This is the first post in a series focusing on municipalism and scale. The topic will be developed further by additional authors in the coming weeks.
Although we might not recognise it, assumptions about political scale (such as where ‘power’ resides, what institutions of counter-power look like, the role of work-place organising, or how we organise the sustainable and equitable allocation of resources) are implicit within all theories of power and social change. Sometimes the importance of political scale is made explicit within these theories, but more often than not it is taken for granted.
Whilst our understanding may differ depending on when and where we grew up, we each have an inherited understanding of the relative importance of different political scales. Perhaps we consider supranational institutions (like the United Nations or the European Union) to be more ‘powerful’ than nation states, which in turn are more powerful than regional assemblies, municipalities, neighbourhood councils, and so on? Or maybe we think nation states are more powerful than supranational institutions, but the rest looks about right? These inherited understandings are often taken as a given, and treated as common sense or a ‘law of nature’.
Whilst all political theories and activist practices build upon these foundations, it is much less common to find political discussions that identify scale itself as one of the central points of contestation in developing effective, democratic, egalitarian and ecological strategies. Challenging these common sense assumptions about scale is important for a host of reasons, but we can simplify to say that scale (political, social, ecological and so on) is fundamental in considering our means (what are our strategies) and our ends (what sort of societies are we trying to build).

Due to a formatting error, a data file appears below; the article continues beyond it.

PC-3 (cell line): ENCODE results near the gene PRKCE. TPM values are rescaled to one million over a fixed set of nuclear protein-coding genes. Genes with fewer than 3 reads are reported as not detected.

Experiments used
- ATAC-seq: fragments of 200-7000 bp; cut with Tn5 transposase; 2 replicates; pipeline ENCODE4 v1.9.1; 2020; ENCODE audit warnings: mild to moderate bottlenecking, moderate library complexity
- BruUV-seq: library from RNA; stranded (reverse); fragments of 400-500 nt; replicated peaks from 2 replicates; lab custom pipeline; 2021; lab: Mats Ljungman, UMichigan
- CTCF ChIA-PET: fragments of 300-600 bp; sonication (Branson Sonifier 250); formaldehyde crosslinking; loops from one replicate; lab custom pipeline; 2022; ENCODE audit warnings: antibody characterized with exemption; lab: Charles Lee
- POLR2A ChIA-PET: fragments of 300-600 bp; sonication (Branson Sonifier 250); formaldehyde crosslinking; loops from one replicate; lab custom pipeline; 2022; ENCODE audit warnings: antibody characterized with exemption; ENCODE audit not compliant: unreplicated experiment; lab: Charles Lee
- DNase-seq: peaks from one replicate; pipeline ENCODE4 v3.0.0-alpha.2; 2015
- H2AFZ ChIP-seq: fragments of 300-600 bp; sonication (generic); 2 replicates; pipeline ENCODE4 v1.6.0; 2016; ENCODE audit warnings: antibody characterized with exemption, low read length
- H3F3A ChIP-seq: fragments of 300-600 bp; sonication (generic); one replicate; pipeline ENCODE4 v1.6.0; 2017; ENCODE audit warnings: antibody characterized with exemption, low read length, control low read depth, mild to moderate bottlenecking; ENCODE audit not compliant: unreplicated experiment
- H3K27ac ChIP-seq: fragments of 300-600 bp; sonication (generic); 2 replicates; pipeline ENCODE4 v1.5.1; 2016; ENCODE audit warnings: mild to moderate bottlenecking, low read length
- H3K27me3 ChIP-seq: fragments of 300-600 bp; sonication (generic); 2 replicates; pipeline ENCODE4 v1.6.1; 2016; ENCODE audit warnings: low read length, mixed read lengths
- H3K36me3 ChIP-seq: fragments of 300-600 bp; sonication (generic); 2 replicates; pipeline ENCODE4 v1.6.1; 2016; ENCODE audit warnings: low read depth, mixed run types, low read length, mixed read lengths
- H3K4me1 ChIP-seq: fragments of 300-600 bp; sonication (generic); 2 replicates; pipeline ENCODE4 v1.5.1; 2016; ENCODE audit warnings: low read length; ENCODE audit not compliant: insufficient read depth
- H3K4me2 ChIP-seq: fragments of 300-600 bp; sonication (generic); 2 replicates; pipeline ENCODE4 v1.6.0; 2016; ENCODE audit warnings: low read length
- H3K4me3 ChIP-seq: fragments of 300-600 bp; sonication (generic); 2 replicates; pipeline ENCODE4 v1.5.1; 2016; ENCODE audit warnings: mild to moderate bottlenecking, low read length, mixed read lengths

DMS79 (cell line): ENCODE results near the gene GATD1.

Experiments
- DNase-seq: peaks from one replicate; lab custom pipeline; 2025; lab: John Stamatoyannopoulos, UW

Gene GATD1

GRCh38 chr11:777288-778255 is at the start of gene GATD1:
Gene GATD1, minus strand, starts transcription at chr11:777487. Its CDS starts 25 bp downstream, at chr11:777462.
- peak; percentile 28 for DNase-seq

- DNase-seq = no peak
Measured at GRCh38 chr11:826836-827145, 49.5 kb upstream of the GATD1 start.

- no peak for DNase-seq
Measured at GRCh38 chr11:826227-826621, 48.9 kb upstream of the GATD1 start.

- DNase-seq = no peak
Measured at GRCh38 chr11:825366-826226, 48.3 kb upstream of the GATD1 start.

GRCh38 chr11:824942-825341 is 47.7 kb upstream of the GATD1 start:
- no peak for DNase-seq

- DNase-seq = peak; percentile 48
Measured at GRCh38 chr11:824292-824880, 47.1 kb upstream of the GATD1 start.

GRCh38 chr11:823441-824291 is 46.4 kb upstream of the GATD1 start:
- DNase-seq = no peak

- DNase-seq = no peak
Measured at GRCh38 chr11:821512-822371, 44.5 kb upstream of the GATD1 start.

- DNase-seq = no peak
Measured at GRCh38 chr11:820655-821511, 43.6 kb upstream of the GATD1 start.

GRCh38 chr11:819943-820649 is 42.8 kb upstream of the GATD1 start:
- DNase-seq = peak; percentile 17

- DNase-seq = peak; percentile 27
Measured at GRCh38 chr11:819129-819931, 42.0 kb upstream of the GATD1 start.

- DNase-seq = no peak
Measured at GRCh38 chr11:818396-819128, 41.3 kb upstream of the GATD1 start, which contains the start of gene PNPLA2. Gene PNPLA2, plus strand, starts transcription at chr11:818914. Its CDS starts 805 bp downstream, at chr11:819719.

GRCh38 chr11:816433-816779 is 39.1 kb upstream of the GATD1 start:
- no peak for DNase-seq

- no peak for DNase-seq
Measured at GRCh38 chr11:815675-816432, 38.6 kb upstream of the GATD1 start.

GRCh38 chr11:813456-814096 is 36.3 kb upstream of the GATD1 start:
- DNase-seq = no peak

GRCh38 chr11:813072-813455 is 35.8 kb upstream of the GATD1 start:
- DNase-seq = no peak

As the word implies, municipalism foregrounds the municipality or, actually, the local level (whatever form it takes) at the core of its theories and practices. Whilst there are those who argue that ‘winning the municipalities’ is primarily a stepping stone towards ’taking national government’, others have imagined whole political programmes and entire societies based on (con)federated, participatory and democratic municipalities. Whilst some see no scope for municipalist electoral initiatives to be part of national political parties, others may deem it not only possible but necessary in achieving systemic changes.
The Covid19 crisis has shown a trend towards the recentralisation of power by states, although local governments and non-institutional actors have been dealing with an important part of the complexity of the crisis. Some argue that we are going back to states as the center of political decision-making and that they are key players in addressing the aftermath of the pandemic, while others suggest that, actually, the crisis shows how problematic states are and that the local level has become more relevant than before.
- What are we talking about when we say “local level”? Is it the city or town? The neighbourhood? The metropolis? Does it matter?
- Why is the state problematic as the scale of politics by default?
- Is the local level only a meaningful site of struggle when ‘we’ are too weak to contest other political scales, such as the state, federal, or national government?
- Does municipalism make sense if it’s addressing debates, policies, and political struggles that take place at other established political scales?
- Why is the local level considered a privileged starting point for organising/implementing strategies, rather than other scales?
- Has the Covid19 crisis changed anything in terms of how we see the role of local power vs. state power?
Laura Roth & Bertie Russell – Trans-local solidarity and the new municipalism
Kate Shea Baird – El municipalismo y la advertencia de Ícaro
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